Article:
When Muslim pirates from Algiers captured eleven more American merchant vessels in 1794, the Naval Act was passed and a permanent U.S. naval force established. But because the first war vessels would not be ready until 1800, American jizya payments -- which took up 16 percent of the federal budget -- began to be made to Algeria in 1795. In return, over 100 American sailors were released -- how many died or disappeared is unclear -- and the Islamic sea raids formally ceased. American payments and “gifts” over the following years caused the increasingly emboldened Muslim pirates to respond with increasingly capricious demands.

    One of the more ignoble instances occurred in 1800, when Captain William Bainbridge of the George Washington sailed to the pirate-leader of Algiers, with what the latter deemed insufficient tribute. Referring to the Americans as “my slaves,” Dey Mustapha ordered them to transport hundreds of black slaves to Istanbul (Constantinople). Adding insult to insult, he commanded the American crew to take down the U.S. flag and hoist the Islamic flag -- one not unlike ISIS’ notorious black flag -- in its place. And, no matter how rough the seas might be during the long voyage, Bainbridge was required to make sure the George Washington faced Mecca five times a day to accommodate the prayers of Muslims onboard.

    That Bainbridge condescended to becoming Barbary’s delivery boy seems only to have further whetted the terrorists’ appetite. In 1801, Tripoli demanded an instant payment of $225,000, followed by annual payments of $25,000 -- respectively equivalent to $3.5 million and $425,000 today. Concluding that “nothing will stop the eternal increase of demand from these pirates but the presence of an armed force,” America’s third president, Jefferson, refused the ultimatum. (He may have recalled Captain O’Brien’s observation concerning his Barbary masters: “Money is their God and Mahomet their prophet.”)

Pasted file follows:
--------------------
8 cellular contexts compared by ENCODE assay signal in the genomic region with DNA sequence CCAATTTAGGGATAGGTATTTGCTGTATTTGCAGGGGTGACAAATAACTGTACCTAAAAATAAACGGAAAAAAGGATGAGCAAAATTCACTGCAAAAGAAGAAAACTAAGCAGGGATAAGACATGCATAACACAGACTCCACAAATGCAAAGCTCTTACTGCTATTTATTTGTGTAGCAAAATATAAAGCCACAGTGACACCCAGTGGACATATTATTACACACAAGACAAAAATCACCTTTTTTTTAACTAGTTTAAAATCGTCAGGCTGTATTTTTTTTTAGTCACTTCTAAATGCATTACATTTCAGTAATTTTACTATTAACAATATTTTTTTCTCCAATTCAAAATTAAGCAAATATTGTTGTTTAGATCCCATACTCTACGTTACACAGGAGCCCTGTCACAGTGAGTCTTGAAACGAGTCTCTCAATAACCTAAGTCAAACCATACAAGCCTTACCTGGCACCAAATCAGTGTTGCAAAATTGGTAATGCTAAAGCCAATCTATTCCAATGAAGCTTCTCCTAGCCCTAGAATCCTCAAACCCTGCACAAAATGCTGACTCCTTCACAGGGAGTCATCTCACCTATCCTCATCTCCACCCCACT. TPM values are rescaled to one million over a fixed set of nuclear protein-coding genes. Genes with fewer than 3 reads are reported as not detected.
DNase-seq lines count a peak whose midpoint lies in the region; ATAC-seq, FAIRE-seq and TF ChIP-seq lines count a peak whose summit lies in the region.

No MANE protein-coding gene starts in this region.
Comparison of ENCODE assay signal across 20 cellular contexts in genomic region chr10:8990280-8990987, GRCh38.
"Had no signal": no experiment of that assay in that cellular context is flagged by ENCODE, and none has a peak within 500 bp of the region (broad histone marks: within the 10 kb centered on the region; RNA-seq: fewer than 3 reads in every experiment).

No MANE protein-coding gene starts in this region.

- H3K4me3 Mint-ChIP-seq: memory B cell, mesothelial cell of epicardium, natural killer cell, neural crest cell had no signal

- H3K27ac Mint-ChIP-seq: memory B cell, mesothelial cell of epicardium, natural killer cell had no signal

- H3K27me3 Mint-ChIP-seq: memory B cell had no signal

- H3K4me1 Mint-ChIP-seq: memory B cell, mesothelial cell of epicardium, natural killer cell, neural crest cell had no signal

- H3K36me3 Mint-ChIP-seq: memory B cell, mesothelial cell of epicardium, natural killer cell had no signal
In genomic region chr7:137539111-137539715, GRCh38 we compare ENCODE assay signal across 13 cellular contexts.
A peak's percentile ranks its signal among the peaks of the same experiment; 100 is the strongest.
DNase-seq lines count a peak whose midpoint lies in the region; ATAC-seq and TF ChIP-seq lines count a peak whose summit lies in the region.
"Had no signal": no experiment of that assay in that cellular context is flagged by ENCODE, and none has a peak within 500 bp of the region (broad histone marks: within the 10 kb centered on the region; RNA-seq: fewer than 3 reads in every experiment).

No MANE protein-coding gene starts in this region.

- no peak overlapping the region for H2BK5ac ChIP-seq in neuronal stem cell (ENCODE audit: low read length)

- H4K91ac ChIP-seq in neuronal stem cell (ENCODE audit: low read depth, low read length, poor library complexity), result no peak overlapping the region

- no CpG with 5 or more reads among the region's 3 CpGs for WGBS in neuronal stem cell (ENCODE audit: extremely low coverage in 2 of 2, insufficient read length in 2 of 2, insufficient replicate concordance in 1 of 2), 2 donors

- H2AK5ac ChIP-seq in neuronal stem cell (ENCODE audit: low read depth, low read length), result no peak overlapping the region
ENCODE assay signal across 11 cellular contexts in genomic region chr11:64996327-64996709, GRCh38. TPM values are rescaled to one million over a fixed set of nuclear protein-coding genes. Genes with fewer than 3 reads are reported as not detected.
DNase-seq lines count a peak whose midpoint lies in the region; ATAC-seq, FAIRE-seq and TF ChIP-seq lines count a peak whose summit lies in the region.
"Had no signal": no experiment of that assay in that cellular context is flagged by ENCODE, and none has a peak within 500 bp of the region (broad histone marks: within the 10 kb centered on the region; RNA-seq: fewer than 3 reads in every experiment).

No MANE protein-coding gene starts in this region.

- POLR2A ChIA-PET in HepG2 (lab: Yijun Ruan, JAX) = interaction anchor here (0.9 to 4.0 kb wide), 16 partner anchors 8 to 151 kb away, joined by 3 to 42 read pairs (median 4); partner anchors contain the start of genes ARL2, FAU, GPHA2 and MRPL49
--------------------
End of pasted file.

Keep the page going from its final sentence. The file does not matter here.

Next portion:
Denied jizya from the infidels, Tripoli proclaimed jihad on the United States on May 10, 1801. But by now, America had six war vessels, which Jefferson deployed to the Barbary Coast. For the next five years, the U.S. Navy warred with the Muslim pirates, making little headway and suffering some setbacks -- the most humiliating being when the Philadelphia and its crew were captured in 1803.

    Desperate measures were needed: enter William Eaton. As U.S. consul to Tunis (1797–1803), he had lived among and understood the region’s Muslims well. He knew that “the more you give the more the Turks will ask for,” and despised that old sense of Islamic superiority: “It grates me mortally,” he wrote, “when I see a lazy Turk [generic for Muslim] reclining at his ease upon an embroidered sofa, with one Christian slave to hold his pipe, another to hold his coffee, and a third to fan away the flies.” Seeing that the newborn American navy was making little headway against the seasoned pirates, he devised a daring plan: to sponsor the claim of Mustafa’s brother, exiled in Alexandria; and then to march the latter’s supporters and mercenaries through five hundred miles of desert, from Alexandria onto Tripoli.

    The trek was arduous -- not least because of the Muslim mercenaries themselves. Eaton had repeatedly tried to win them over: “I touched upon the affinity of principle between the Islam and Americans [sic] religion.” But despite these all too familiar ecumenical overtures, “We find it almost impossible to inspire these wild bigots with confidence in us,” he lamented in his diary, “or to persuade them that, being Christians, we can be otherwise than enemies to Mussulmen. We have a difficult undertaking!” (For all his experience with Muslims, Eaton was apparently unaware of the finer points of their (Sharia) law, namely, al-wala’ wa’l bara’, or “loyalty and enmity.”)

    Eaton eventually managed to reach and conquer Tripoli’s coastal town of Derne on April 27, 1805. Less than two months later, on June 10, a peace treaty was signed between the U.S. and Tripoli, formally ending hostilities.

    Thus and despite the (rather ignorant) question that became popular after 9/11, “Why do they hate us?” -- a question that was answered to Jefferson and Adams 233 years ago today -- the United States’ first war and victory as a nation was against Muslims, and the latter had initiated hostilities on the same rationale Muslims had used to initiate hostilities against non-Muslims for the preceding 1,200 years.

    Sources for quotes in this article can be found in the author’s recent book, Sword and Scimitar: Fourteen Centuries of War between Islam and the West (https://www.amazon.com/gp/product/0306825554/ref=as_li_tl?ie=UTF8&camp=1789&creative=9325&creativeASIN=0306825554&linkCode=as2&tag=raymondibrahi-20&linkId=0f925201768b161ae319879bb3fdf1d7); 352 pages long and containing over a thousand endnotes, it copiously documents what many in academia have sought to hide: the long and bloody history between Islam and the West, in the context of their eight most landmark battles. American Thinker reviews of the book can be read here and here).